By Denise Mattia
As luck would have it, I chose from myriad restaurant/bars in New York’s garment district to meet my friend for lunch at the recently opened Juniper Bar on 35th Street between Seventh and Eighth Avenues (a block from Macys and Madison Square Garden).
The pristine, sizable marble bar is sleek and modern. The highchairs are covered imaginatively with alternating orange- and tan- backs and shiny muted green seats. Flat-screen TVs are conveniently situated between tall, mullioned mirrors. Teardrop lamps hang from wide solid wood beams. The space was a neighborhood fabric store for decades and retains some of the original interiors. The tables hugging the bar opposite accommodate two people. A tiled floor indicates the bar area and meets the wooden floor panels, which carry the eye toward the dining room.
It was shortly before noon and I was early. Juniper Bar doesn’t open until 11:30 a.m. The place was empty. A little apprehensive (usually crowded restaurant/bars are a sign of good fare), I took a seat in the dining area and studied the novel décor and extensive menu.
I’d never have thought the forest green feathery repeat pattern on the walls would compliment the orange geometric pattern on the banquette. Pleasantly surprised, they add warmth and gaiety to the room. The wooden tables are without cloth covering, and some of the wooden chairs have a bold green leaf design on the cushions. It’s a fun room for diners. Juniper was named after the berry, and the gin menu focuses largely on the liquor.
My friend arrived and we caught up on news over drinks. Pat ordered a Mango and strawberry margarita, which was served with crushed ice ($11) and without salt on the rim to even out the sweetness of the drink. I tasted it; it was weak. We both ordered Natura Chardonnay ($12 a glass), a light, well-balanced, dry, white varietal, with an aroma of grapefruit and a pleasant aftertaste. By 12:30, the restaurant and bar were busy.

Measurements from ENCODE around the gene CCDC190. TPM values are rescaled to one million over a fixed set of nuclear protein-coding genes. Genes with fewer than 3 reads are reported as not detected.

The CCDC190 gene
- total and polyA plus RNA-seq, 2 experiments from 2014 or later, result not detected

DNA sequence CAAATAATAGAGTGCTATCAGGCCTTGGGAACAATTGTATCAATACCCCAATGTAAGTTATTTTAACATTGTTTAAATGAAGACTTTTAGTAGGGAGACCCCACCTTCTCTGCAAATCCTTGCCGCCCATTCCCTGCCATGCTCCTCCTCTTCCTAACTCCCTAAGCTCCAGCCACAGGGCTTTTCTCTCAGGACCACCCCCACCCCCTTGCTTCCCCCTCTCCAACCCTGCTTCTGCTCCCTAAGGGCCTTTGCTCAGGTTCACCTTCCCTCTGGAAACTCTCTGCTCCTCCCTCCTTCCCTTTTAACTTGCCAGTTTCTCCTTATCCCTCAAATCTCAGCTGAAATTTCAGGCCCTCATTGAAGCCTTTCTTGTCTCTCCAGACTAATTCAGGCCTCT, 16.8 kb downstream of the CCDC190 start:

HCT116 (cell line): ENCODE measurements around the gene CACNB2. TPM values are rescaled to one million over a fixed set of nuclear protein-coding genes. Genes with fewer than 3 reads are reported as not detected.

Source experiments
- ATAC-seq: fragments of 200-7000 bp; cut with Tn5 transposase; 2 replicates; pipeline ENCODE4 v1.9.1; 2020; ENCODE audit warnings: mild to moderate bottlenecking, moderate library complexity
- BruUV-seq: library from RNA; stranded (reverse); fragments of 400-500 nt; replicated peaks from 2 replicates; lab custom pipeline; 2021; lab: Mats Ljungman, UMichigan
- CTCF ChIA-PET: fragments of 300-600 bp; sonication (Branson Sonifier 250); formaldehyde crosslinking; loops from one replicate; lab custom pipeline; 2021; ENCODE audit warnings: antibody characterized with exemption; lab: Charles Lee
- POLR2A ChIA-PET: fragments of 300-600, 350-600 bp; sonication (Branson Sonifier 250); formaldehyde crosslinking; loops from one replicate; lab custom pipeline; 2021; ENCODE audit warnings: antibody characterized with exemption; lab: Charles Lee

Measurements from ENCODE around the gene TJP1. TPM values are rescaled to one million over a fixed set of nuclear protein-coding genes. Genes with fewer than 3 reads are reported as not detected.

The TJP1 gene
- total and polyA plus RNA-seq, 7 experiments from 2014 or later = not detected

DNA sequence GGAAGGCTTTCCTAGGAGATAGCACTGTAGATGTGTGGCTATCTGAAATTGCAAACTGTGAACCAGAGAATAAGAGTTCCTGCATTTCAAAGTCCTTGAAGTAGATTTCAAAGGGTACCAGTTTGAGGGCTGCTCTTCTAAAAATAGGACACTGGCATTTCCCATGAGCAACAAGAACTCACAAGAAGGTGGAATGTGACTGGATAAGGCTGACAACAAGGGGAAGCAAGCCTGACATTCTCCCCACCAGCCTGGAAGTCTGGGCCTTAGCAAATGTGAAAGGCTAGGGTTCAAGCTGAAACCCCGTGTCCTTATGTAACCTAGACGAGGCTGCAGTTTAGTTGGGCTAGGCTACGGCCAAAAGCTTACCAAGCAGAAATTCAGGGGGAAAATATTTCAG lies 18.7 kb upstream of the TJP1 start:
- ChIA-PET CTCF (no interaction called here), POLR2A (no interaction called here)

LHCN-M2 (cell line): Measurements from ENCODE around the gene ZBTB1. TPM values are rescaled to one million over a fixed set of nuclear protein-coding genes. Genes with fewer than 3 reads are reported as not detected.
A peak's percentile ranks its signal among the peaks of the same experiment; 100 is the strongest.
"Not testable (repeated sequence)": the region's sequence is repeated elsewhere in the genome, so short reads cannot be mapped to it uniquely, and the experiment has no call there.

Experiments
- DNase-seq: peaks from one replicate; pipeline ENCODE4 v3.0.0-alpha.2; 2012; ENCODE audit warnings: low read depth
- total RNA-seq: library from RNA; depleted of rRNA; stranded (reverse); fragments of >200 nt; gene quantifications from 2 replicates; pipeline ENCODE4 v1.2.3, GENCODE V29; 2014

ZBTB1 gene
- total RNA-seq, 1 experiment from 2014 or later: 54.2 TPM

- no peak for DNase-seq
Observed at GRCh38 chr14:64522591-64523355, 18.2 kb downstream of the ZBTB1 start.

We shared a platter of fried calamari ($13) and steak and cheese tacos ($16) as appetizers. The calamari was wonderful — crisp, fresh and tender and the four cheese tacos were large, hearty and tasty. Since we weren’t in a hurry (the restaurant prides itself in being able to serve quickly for those who have an hour for lunch), we asked that our entrée come after we’d finished dawdling over our appetizers.
Our entrees were served hot and fresh. The glazed salmon ($21) was medium rare as I’d ordered. There were subtle tastes going on in this entrée. I thought at first the glaze was superfluous, however, the tart pickled red onions and the fluffy aromatic jasmine rice augmented the sweetness of the glazed fish. Pat’s striped bass was served with lump crab and an ample serving of carrots and French beans on the side. (All the produce at Jasmine is organic and steamed to perfection.) The two subtle seafoods were fresh and moist and delicious. Jeff Hanley, the executive chief, categorizes the menu as “American style with a twist.” His dishes belong in the haute cuisine category.
Thomas Murphy owns Jasmine and, as Alyssa stated, a half dozen or more restaurants in New York, with five up and running in Hell’s Kitchen and Midtown West. Jasmine Bar/Restaurant is a winner. I plan to visit another Thomas Murphy restaurant soon.
About Denise Mattia
A writer and photographer, Denise Mattia’s works are published nationally and internationally and include all aspects of leisure travel: art , culture, resorts, spas, food and wine and sports’ activities. She's the founder of the soon to be launched Yum-Yum-Traveler, a site devoted to reviewing restaurants in addition to her travel articles from around the world. She lives and works in Manhattan, where she was born.